Next is funding the idea. Once again, income-generators are at a bit of an advantage here. With income-generators, you’re in no rush — if a hole has existed in a market for a few years, it’s probably going to stay that way, especially if the market size of that hole is small. Startups, on the other hand, are screwed the second someone gets to market before them — so they’ll need to come in hard and fast.
This means that income-generators are typically bootstrapped whereas startups are typically fundraised. Bootstrapped means that a company’s expenses are paid for, at the start, by the founder and solely the founder. Typically the creator of the business just develops it alongside their full-time job, until they make enough from the business to split. They can also dive straight in to full-time on the project using their own savings, or by borrowing some money from friends and family. Fundraising, on the other hand, is a much more complicated process; this involves legal equity agreements with outside investors such as angels or VCs. Typically a startup will start with getting money from an angel or incubator, then move on to a seed round with VCs or accelerators, then finally get however many rounds of investing in before they exit. Fundraising is a whole other beast, one that will involve its own episode!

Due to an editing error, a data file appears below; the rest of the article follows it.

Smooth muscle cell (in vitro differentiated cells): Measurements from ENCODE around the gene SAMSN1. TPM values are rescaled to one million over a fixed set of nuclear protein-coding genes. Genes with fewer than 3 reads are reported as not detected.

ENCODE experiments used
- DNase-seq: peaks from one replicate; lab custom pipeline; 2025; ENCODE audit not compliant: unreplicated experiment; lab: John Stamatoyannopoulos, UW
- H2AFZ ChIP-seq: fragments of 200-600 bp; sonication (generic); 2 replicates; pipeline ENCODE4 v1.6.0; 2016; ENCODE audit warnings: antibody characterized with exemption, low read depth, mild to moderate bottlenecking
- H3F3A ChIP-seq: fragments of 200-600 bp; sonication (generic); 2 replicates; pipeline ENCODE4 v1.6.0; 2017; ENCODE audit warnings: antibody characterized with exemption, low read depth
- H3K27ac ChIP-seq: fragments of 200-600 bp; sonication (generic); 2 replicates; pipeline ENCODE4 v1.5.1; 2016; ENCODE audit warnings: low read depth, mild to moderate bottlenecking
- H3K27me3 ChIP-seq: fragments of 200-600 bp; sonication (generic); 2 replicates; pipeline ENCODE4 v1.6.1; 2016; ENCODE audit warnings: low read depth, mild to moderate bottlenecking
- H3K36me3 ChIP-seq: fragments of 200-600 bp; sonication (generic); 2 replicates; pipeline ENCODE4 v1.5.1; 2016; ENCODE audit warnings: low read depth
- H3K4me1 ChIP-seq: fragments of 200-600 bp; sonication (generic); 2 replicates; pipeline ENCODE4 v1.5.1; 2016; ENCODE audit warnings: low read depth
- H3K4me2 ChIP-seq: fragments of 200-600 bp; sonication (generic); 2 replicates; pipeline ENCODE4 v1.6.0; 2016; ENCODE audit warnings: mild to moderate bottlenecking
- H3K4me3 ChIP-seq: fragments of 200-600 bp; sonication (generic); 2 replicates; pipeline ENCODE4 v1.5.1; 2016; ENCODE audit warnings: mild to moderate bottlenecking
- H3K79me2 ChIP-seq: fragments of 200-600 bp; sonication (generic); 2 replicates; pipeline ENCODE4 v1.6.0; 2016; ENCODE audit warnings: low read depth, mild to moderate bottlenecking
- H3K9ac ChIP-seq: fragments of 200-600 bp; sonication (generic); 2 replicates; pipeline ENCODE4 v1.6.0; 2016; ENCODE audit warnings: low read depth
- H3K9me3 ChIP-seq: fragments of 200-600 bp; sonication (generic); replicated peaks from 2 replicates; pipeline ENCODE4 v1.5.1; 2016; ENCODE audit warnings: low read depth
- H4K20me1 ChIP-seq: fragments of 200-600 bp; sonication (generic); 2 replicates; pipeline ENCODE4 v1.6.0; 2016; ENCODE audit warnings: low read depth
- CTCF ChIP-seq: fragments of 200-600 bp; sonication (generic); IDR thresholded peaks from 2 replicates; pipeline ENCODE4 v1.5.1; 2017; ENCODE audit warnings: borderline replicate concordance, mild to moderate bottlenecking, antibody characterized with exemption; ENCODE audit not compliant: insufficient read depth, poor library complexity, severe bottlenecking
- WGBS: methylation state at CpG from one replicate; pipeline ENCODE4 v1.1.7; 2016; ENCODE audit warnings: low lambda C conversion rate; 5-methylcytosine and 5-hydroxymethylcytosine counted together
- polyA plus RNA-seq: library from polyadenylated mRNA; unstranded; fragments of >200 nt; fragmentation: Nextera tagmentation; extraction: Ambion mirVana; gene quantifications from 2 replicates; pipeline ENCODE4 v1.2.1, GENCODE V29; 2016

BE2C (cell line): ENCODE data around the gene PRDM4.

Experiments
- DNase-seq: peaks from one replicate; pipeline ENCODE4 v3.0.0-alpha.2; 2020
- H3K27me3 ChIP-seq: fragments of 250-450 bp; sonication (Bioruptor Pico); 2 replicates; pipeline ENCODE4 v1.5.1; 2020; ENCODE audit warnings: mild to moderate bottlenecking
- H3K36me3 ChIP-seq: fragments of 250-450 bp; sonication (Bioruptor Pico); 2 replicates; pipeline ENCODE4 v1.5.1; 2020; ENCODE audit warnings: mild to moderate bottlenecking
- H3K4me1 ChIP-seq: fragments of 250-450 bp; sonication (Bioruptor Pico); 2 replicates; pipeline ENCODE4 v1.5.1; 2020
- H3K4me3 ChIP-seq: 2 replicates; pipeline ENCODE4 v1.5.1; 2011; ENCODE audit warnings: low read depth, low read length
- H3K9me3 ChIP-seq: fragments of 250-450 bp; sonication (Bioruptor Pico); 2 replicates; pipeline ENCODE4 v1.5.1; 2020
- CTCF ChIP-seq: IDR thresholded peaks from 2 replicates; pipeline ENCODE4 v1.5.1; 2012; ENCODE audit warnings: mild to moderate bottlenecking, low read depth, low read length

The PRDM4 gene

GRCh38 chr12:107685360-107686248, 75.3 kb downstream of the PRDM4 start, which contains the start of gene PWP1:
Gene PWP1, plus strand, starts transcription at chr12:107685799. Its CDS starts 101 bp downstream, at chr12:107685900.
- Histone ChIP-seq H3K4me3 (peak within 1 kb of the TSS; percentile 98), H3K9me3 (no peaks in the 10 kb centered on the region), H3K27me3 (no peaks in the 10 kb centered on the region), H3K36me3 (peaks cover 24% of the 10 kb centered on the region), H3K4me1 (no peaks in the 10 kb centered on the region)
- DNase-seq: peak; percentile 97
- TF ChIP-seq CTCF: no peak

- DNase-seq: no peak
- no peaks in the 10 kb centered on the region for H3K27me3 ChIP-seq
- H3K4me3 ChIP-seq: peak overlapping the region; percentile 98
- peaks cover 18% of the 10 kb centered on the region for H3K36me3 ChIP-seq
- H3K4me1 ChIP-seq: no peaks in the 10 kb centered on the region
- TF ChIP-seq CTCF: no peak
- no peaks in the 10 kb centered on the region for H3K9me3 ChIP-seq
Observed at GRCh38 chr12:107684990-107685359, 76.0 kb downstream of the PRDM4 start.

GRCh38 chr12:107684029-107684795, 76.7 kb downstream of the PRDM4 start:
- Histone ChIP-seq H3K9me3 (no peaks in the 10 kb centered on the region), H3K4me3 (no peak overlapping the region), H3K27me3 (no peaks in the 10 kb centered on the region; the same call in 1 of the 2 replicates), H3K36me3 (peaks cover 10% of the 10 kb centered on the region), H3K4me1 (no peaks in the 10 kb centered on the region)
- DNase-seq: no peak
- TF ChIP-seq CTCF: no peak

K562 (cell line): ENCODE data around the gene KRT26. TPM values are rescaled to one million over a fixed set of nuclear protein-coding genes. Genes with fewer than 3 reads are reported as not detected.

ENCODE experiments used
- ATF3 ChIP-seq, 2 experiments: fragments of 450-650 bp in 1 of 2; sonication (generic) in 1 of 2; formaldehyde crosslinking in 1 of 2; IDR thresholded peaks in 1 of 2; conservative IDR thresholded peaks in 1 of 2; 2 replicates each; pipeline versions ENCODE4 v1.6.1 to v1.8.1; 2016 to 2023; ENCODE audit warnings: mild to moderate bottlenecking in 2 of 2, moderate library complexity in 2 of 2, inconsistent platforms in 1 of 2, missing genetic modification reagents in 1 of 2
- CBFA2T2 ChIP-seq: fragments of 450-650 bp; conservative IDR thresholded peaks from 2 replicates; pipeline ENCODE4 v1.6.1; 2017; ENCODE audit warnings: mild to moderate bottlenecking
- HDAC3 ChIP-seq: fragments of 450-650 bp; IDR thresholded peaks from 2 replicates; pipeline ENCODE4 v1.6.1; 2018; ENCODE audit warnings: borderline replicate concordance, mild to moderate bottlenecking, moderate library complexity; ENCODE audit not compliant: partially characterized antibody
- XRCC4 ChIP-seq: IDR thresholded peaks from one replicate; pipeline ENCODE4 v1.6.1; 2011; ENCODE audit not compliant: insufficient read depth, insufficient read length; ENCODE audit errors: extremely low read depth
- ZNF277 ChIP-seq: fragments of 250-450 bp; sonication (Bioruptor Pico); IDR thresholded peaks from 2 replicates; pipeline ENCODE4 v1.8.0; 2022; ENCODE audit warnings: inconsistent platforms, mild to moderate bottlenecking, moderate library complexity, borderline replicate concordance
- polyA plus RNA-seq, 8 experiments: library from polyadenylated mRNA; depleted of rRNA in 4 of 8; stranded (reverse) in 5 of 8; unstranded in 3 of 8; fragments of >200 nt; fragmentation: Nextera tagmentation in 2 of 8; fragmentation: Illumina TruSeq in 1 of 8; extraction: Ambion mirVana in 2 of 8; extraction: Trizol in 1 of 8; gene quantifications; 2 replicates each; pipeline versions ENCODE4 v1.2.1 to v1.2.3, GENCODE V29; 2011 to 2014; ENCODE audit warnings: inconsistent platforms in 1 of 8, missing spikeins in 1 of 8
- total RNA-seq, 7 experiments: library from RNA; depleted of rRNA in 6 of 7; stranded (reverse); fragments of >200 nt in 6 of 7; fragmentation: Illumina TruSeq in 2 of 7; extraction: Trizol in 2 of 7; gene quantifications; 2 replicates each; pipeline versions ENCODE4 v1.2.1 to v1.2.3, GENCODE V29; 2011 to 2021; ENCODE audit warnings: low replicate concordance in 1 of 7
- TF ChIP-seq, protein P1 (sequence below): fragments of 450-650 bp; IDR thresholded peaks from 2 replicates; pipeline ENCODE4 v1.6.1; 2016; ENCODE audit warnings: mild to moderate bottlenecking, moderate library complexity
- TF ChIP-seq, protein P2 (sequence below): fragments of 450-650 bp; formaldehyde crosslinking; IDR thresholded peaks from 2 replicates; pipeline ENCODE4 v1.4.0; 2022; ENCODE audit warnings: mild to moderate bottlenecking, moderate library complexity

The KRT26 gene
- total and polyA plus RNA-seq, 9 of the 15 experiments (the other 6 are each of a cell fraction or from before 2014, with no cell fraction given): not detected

However, not all companies must be strictly income-generators or startups. Basecamp is a notorious example of this; the popular project management tool was initially built using an income-generator philosophy, yet ended up becoming a multi-million dollar startup. Typically however this crossover doesn’t happen — a startup is fated to become a startup, and an income-generator is fated to become an income-generator.
The final piece of entrepreneurship we’ll cover in the scope of this episode is exiting. Exiting involves the release of control of the company to an external team in exchange for a large sum of money. There are two types of exits: acquisitions and IPOs. Acquisitions involve the release of control to a different company, whereas IPOs involve the release of control to the public (aka shareholders). Once again, we won’t cover the financial/legal details of exits too much in this episode — that will be a more appropriate topic for Fundraising.
Startups usually go into either of these exits, assuming they don’t fail sometime beforehand (most do fail before this!). Income-generators, however, rarely make an exit. This makes sense; you’re the only one getting the revenue, and it’s your main source of income! That being said, it’s not completely uncommon for someone to exit an income-generator via acquisition, especially if that person gets bored with the idea or is ready to retire.